So important and timely. Each chapter considers in different ways the consequences of our failure to address weaponized digital rhetorics, especially when such rhetorics result in mass disinformation campaigns. What’s especially unique about this volume is that it includes both academic and practitioner perspectives. The other thing I really love about this book is the ways it integrates Marxist material rhetorics (and even Foucault) in meaningful, contemporary ways. For all of the ways our field has moved on into ‘new’ materialisms and other re-imaginings of extant theories, we sometimes lose sight of these foundational scholarly contributions.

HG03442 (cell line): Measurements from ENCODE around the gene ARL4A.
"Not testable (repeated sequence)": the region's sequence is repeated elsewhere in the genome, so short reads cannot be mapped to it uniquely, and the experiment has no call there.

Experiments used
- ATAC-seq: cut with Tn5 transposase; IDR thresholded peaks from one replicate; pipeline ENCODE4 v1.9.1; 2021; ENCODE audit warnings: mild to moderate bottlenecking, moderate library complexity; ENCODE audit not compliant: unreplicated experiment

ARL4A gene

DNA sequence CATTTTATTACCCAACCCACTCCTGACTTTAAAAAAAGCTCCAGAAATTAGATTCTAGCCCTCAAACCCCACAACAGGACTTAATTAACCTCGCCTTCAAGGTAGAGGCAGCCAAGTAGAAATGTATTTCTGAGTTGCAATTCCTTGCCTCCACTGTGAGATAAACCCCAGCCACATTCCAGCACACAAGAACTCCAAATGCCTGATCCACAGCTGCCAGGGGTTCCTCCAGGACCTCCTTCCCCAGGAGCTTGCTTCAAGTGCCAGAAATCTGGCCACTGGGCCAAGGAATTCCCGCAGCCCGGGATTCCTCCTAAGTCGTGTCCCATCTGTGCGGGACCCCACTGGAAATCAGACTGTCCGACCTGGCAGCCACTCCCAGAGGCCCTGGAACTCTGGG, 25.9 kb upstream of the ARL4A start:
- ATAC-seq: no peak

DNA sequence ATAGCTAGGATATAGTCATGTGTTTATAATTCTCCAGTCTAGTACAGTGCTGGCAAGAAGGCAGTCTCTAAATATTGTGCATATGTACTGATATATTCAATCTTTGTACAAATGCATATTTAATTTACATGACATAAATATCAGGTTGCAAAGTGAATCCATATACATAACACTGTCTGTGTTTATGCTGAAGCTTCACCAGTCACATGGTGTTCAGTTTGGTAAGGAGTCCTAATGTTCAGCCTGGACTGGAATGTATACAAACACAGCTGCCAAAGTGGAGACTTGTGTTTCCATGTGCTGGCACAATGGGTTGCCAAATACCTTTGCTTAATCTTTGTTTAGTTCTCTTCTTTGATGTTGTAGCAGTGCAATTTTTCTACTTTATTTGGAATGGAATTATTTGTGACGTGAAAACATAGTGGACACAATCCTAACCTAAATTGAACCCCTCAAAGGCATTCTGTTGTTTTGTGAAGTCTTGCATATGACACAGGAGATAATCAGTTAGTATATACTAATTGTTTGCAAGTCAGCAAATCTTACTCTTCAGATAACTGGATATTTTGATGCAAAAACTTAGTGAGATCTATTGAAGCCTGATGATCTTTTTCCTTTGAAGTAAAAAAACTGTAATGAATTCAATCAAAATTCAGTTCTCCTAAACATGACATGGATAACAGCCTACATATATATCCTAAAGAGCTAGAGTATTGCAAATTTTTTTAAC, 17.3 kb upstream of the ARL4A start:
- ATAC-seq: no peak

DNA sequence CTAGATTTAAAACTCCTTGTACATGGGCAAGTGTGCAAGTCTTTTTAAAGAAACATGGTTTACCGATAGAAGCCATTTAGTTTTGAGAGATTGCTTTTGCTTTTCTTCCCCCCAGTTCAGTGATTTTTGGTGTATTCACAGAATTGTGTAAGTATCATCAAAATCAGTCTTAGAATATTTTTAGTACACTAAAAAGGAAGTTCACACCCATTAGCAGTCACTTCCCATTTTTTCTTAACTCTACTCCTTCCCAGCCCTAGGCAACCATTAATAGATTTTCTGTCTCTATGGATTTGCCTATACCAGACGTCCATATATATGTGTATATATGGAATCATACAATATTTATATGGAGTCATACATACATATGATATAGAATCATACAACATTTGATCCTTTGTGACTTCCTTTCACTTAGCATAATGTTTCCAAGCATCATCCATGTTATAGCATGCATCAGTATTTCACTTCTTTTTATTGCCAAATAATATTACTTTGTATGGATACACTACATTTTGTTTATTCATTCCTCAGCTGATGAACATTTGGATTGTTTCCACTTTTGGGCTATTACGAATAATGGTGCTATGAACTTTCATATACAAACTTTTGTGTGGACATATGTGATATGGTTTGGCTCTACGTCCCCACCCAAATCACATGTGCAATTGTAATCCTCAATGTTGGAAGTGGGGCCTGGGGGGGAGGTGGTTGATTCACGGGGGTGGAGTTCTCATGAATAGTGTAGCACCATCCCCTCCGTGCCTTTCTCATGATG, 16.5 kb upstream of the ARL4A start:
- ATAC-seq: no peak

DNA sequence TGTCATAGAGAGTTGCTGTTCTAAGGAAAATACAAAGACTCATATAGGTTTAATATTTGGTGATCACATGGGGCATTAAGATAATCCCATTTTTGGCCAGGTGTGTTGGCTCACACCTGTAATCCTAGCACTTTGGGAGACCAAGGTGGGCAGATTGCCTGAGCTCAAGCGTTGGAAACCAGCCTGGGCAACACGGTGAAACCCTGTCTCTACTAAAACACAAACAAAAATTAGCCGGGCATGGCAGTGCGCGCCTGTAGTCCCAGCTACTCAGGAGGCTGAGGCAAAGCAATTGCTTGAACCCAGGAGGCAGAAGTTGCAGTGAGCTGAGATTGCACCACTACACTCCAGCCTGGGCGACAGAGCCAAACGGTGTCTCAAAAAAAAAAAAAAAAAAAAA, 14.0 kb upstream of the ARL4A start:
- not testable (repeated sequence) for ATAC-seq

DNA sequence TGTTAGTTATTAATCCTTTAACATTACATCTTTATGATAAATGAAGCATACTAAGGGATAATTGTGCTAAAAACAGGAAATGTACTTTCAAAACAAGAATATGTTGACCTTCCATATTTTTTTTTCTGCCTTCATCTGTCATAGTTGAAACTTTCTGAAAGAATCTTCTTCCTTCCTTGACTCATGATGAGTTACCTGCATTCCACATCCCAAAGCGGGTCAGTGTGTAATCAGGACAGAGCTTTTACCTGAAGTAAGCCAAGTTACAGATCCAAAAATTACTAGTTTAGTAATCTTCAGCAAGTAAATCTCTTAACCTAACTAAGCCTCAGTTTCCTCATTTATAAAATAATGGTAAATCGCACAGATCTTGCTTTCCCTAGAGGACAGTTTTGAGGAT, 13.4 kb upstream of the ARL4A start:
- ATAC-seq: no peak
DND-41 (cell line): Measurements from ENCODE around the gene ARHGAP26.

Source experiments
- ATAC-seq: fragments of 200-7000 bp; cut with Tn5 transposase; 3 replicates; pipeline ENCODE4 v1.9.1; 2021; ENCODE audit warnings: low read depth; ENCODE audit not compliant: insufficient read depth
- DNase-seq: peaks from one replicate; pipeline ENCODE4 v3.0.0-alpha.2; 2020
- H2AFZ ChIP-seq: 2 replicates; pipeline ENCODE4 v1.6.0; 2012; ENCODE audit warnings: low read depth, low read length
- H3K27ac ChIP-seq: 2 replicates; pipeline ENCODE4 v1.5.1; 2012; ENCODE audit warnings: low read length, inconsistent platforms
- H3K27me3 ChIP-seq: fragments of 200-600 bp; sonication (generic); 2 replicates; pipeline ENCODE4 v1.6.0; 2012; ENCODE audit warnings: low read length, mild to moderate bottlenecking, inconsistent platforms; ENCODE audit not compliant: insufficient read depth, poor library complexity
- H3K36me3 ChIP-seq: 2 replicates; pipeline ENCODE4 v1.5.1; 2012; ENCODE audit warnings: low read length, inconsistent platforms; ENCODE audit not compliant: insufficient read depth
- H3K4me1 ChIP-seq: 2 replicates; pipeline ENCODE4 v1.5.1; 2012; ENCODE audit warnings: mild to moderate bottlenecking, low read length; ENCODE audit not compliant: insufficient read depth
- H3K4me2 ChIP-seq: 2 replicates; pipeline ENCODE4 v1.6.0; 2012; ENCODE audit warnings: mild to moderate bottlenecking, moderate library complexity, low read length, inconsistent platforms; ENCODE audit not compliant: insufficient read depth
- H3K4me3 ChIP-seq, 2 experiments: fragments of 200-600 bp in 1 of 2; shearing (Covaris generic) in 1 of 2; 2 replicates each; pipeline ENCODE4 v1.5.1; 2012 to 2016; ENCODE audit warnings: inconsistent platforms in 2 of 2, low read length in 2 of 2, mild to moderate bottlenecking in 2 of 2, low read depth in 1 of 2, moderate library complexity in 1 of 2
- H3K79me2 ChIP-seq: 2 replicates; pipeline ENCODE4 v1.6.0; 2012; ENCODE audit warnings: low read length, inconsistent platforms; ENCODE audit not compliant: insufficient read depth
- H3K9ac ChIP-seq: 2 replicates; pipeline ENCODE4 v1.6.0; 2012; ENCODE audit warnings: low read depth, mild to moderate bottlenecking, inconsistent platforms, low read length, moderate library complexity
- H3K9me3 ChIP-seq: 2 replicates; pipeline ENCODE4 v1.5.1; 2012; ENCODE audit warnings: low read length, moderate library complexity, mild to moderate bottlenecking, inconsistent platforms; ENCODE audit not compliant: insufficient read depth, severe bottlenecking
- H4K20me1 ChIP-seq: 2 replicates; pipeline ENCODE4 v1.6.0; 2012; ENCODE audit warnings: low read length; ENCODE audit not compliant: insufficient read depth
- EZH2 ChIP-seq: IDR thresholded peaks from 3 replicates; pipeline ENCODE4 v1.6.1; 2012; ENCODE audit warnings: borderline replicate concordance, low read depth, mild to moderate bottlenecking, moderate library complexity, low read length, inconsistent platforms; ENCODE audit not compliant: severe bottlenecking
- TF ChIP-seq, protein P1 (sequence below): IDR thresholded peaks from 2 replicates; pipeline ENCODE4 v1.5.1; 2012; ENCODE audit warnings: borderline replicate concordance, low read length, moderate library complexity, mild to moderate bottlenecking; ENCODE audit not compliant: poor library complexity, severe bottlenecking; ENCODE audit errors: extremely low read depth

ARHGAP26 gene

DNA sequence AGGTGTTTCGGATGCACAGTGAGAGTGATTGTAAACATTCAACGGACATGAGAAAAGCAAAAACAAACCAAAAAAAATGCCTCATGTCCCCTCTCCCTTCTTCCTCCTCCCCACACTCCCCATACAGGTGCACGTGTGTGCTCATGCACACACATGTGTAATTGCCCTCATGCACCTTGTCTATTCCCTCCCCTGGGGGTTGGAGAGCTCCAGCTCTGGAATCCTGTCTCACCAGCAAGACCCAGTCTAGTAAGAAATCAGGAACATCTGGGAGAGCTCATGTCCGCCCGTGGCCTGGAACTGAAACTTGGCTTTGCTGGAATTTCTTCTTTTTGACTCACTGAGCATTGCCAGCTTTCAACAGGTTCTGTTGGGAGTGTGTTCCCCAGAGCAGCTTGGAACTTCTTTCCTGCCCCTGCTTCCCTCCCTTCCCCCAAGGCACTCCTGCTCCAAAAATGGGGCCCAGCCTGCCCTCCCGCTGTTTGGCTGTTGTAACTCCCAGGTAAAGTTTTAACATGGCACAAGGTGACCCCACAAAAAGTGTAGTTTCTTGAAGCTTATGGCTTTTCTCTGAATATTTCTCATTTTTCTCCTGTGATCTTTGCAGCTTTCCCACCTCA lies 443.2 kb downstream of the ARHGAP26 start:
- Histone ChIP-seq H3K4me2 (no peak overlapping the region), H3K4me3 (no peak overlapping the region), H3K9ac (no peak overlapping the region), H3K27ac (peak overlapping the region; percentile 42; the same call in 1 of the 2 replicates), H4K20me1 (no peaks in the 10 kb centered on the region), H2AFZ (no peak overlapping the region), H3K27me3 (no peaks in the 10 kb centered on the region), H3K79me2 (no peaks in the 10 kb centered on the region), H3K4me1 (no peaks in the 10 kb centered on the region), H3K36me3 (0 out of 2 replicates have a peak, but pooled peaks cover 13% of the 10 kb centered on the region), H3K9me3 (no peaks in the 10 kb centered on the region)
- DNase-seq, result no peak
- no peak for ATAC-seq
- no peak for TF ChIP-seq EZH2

In this edited volume, authors seek to document and analyze how state and non-state actors leverage digital rhetoric as a twenty-first-century weapon of war. Rhet Ops offer readers a chance to focus on the human dimension of rhetorical practice within mobile technologies and social networks: to reflect not only on the durable question of what it means to conduct oneself ethically as a speaker or writer, but also what it means to learn the art of rhetoric as a means to engage adversaries in war and conflict.
Many of these essays, showing the benefits of seeing rhetoric as a weapon, are excellent models for cutting edge scholarship. The book doesn’t have a single political agenda and, in our day of polarized discourse, that ensures that everyone will love and hate something in the collection. Trish Roberts-Miller, University of Texas-Austin